I also highly recommend the following mini-course (4.5 hours of videos) called AI for Everyone. It is led by Andrew Ng, a Machine Learning pioneer who’s the co-founder of Coursera and an Adjunct Professor at Stanford University. Specifically, you’ll solidify your understanding of:
- What AI can and cannot do
- How to spot opportunities to apply AI to problems in your organization
- What it feels like to build machine learning and data science projects
- How to work with an AI team and build an AI strategy in your company
If you’d rather read some well-written pieces than watch videos (or do both), then this section is for you. Without exception, all of the following articles were written by Cassie Kozyrkow, whose content on ML I can’t recommend highly enough. Don’t get put off by the somewhat clickbaity titles. I promise that reading those blog posts will be worth your time.
In the first article that I want to highlight, you’ll learn why the right first step is to focus on outputs and objectives:
Imagine that this ML/AI system is already operating perfectly. Ask yourself what you would like it to produce when it does the next task. Don’t worry how it does it. Imagine that it works already and it is solving some need your business has. […]
A kitchen analogy comes in handy here. If you’re running a restaurant (as opposed to an appliance factory or food science lab), why would you think about buying — or, worse, inventing — a pizza oven before you’ve even considered whether adding pizza to your menu makes sense? That sounds like the rookie mistake of someone who doesn’t know what business they’re in. Instead, start with what your customers want and what food quality you’re willing to settle for. […]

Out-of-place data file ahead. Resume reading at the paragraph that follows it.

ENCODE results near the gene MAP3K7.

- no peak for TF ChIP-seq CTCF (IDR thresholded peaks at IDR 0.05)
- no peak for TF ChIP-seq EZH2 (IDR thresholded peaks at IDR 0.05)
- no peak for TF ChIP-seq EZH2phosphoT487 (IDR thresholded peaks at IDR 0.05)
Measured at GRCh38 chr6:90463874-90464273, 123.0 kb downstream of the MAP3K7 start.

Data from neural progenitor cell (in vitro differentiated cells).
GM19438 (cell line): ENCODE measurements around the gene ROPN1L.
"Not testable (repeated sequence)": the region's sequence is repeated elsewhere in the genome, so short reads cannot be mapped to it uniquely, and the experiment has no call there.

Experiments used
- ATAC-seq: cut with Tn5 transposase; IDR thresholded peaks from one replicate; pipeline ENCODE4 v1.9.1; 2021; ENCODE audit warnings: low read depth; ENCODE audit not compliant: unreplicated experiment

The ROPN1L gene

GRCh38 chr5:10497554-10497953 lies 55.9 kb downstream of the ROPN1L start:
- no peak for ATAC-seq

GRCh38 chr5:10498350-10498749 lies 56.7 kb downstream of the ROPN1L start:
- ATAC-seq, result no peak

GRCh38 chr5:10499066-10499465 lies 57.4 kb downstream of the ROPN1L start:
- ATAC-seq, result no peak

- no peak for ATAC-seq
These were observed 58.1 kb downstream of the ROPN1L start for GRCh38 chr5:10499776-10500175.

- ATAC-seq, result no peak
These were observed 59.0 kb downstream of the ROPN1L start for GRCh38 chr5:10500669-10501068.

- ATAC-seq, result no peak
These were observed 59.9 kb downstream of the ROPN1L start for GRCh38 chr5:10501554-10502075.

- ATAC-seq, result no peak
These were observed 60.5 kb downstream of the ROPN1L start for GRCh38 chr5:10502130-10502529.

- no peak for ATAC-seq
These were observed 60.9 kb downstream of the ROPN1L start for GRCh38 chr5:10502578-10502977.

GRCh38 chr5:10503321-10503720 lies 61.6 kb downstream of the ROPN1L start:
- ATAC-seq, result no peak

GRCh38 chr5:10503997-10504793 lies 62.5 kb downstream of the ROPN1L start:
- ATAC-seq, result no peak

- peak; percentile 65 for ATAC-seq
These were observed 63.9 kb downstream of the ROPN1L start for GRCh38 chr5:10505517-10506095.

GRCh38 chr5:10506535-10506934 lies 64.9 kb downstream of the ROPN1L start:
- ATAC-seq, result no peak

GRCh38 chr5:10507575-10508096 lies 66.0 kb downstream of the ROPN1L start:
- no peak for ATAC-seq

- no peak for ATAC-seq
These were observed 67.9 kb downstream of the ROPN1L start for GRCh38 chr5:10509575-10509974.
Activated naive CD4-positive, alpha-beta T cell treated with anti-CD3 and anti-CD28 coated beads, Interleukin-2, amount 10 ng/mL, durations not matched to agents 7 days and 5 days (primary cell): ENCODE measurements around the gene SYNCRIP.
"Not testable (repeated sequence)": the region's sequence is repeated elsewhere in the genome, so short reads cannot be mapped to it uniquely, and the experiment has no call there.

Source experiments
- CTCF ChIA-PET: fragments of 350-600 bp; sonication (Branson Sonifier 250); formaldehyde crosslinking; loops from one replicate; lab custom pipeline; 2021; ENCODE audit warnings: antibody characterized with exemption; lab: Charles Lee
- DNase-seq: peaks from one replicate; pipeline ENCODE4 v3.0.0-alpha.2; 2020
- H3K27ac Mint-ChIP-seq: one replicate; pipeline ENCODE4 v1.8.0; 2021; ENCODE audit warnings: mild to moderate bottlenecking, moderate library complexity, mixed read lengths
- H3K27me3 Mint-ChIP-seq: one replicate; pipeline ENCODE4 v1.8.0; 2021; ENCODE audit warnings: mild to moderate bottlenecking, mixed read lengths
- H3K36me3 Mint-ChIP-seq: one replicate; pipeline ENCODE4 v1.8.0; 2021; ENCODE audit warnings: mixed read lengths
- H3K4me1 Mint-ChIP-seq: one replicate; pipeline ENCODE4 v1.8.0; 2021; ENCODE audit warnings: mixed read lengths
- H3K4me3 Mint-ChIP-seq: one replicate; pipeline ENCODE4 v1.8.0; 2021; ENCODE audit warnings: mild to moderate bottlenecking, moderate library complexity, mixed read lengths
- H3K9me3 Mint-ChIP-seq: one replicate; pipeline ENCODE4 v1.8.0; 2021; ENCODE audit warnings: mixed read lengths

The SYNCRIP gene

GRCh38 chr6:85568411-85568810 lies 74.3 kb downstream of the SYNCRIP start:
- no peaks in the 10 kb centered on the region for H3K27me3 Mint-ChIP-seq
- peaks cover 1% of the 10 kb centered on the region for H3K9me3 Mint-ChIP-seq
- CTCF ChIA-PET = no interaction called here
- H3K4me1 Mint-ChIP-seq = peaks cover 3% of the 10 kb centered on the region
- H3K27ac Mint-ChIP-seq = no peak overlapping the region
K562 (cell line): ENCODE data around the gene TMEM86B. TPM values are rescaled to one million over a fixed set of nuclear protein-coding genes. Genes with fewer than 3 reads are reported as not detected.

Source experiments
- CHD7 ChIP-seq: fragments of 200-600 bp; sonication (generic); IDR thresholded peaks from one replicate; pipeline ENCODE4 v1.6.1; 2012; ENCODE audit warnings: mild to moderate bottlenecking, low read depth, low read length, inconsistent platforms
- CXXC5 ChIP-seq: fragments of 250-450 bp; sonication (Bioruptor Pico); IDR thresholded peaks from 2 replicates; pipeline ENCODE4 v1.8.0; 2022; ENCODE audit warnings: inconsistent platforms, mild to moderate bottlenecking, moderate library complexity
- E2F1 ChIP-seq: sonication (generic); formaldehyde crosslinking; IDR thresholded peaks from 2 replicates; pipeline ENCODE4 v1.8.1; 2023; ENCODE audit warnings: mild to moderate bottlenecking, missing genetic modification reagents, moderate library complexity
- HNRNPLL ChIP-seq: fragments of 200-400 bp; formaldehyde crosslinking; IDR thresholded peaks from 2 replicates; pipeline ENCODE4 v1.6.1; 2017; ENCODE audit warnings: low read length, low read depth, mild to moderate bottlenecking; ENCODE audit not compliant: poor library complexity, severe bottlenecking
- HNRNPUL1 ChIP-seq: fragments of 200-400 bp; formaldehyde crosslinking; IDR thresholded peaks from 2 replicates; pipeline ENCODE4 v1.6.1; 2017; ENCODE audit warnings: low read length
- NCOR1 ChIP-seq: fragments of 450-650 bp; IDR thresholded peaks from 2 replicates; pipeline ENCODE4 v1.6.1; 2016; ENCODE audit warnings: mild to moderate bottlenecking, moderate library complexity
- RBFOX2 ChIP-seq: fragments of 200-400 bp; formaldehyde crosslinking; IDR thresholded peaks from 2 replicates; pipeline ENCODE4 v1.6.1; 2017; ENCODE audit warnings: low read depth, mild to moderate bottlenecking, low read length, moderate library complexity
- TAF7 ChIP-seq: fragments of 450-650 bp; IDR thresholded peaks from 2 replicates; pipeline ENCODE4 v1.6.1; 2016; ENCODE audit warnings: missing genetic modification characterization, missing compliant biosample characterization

Applied AI requires you to have a very clear vision of what your model needs to grow up into (and why), then you have to train it towards that. If you don’t know what you want, head to the font of inspiration instead: analytics.
Cassie follows with another blog post describing how you make that first step. (She also has a much more extensive version of that article called The Ultimate Guide to Starting AI, where she lists 22 questions you should think about before you start an AI project.) The essential steps are to:
- Figure out who’s in charge
- Identify the use case
- Do some reality checks
- Craft a performance metric wisely
- Set testing criteria to overcome human biases
(If you are a checklist-person and want to know how to avoid the biggest traps, then she also has you covered: Is your AI project a nonstarter?)
The last post I want to highlight is the following, where Cassie presents a super-useful trick for coming up with problems suitable for machine learning:
I want you to imagine for a moment that there is no machine learning. It’s all a hoax; there’s just an island in the middle of the ocean somewhere with a bunch of my friends behind computer screens pretending to be an AI. When you send them an input, they quickly send back a decision. For example, you send that cat photo and they sneakily type ‘cat’ for you so it looks like cool machine learning.
Here’s the fun part. I’m going to let you borrow my island to use for your business. Free of charge. There’s only catch: you can’t write them any instructions — my friends are weird like that. You can only teach them with examples, but they’re fast and numerous. It’s a pain to spend time teaching them if you have a one-off task, so focus instead on the repetitive drudgery you’d like to cut out of your life. What would you use this island for?
If you want to go deeper, start with Cassie Kozyrkow’s blogpost, which I already shared above, and then simply follow all the links that pique your interest. Her writing is that good.